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Telemedicine: A Vital Solution

remote monitoringdiabetesTelehealthemergencyheart diseasetelemonitoring • 2 min read • Nov 6, 2015 12:00:00 AM • Written by: Brad Ranks


Blood pressure, heart rate, glucose levels — these are all vitals that patients frequently monitor at home. When these vital signs become unstable, patients seek the attention of a medical provider. However, unstable vitals are not a condition commonly treated via telemedicine, where patients can talk to a medical provider over the phone or via webcam. In fact, patients with unstable vitals are not appropriate for telemedicine! However, that does not mean that telehealth cannot be an asset in monitoring and data retrieval of at-home vitals.

Remote Monitoring, or telemonitoring, is the use of electronic and telecommunication technologies to monitor patient status at a distance. Telehealth can be used to transmit information between medical providers of different specialties or between patients and medical providers. But what goes into this process? According to a recent study, the series of steps are as follows: data acquisition using an appropriate sensor, transmission of these data, integration of the data with other data describing the state of the patient, synthesis of an appropriate action, and data storage.


Telemonitoring can be used in the home, at the scene of a medical emergency, in transit via ambulance, and in the hospital setting. At home, patients use a number of devices to monitor vital signs or the performance of medical equipment (i.e. defibrillators or pacemakers.) For patients with chronic disease such as chronic heart failure or diabetes mellitus, these devices can transmit data to medical providers for more successful and thorough monitoring. It has even been estimated that telemonitoring for chronic disease could save approximately 197 billion dollars for the United State by 2033. On a greater scale, telemonitoring technology is being developed for use in disaster medicine — this includes systems that allow for emergency medical services to tag and physiologically monitor large numbers of people. The use of telemonitoring in transit has been primarily used for the transmission of electrocardiograms for patients who are suspected to have a myocardial infarction. In the hospital setting, telemonitoring is used in the critical care areas and general wards for more precise monitoring of patients.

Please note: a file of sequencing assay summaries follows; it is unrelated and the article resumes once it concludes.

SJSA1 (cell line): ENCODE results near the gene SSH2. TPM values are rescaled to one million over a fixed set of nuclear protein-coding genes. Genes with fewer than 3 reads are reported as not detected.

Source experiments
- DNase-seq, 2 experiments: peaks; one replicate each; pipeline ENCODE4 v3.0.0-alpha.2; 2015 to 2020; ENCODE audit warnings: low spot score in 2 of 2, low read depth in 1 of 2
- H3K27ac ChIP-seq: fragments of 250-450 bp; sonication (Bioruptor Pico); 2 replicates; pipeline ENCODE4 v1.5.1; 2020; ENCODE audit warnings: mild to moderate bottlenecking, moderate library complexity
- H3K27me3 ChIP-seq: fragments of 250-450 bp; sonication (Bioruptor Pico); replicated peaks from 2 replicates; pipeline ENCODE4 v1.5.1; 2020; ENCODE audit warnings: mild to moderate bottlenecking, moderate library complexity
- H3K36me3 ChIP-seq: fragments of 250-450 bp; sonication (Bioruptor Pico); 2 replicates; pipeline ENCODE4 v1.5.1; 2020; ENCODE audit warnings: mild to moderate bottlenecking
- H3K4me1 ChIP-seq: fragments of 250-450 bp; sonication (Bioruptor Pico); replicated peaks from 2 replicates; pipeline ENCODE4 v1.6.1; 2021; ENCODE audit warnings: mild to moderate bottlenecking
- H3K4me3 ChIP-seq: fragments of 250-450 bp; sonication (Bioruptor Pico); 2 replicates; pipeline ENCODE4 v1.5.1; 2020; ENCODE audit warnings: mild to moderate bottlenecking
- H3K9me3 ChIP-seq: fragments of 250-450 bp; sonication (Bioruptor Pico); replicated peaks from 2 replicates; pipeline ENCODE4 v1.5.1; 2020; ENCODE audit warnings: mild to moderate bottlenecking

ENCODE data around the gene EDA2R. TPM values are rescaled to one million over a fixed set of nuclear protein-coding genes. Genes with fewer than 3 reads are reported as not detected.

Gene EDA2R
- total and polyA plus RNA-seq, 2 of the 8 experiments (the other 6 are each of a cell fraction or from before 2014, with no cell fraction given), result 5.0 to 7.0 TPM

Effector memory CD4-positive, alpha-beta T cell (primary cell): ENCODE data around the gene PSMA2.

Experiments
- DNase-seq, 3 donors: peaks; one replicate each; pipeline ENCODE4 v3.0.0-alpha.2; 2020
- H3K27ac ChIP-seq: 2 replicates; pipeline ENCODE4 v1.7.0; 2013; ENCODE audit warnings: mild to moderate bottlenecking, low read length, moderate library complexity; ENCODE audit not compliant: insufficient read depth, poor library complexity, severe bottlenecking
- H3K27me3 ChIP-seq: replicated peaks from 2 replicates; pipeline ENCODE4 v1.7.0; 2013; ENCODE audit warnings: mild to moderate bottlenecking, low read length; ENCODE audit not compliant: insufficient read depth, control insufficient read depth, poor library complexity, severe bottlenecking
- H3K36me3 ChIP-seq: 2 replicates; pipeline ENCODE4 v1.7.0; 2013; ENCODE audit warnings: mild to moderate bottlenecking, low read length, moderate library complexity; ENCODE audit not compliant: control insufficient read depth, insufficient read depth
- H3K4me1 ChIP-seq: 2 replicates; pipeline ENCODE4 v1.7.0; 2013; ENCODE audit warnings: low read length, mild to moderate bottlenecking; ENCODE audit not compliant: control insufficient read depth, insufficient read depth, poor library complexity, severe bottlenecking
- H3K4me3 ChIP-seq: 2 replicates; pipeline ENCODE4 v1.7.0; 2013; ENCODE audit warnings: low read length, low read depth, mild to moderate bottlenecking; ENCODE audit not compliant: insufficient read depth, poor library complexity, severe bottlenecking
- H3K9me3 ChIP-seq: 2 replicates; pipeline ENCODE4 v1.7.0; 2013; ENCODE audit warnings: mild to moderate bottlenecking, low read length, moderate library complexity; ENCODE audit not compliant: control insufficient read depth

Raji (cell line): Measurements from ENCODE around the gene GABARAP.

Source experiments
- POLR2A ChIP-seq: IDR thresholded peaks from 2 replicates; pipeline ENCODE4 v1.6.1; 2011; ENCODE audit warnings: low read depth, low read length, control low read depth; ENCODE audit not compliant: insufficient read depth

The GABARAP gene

When medicine and technology come together, we are seeing greater patient care, cost effectiveness, and efficiency. Patients feel safe knowing their health can be monitored from a distance, at any time of day. Providers are more comfortable with increased awareness of their patient’s physiological data, which helps catch disease earlier and prevent further complications. The monitoring of vitals is just one way in which telemedicine has been a solution to a problem in healthcare!

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Brad Ranks